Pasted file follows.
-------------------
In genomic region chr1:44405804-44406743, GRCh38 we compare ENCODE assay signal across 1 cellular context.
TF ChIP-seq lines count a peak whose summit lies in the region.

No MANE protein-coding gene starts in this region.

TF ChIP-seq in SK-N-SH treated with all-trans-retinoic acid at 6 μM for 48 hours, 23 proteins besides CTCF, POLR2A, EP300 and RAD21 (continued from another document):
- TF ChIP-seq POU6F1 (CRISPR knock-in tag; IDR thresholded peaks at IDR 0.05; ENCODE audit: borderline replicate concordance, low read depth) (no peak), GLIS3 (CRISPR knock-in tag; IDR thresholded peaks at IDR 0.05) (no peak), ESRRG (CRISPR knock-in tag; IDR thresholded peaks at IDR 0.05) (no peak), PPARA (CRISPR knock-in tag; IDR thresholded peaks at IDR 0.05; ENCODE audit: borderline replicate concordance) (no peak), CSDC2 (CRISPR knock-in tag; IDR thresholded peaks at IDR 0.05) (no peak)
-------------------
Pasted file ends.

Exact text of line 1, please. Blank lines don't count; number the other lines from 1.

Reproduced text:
In genomic region chr1:44405804-44406743, GRCh38 we compare ENCODE assay signal across 1 cellular context.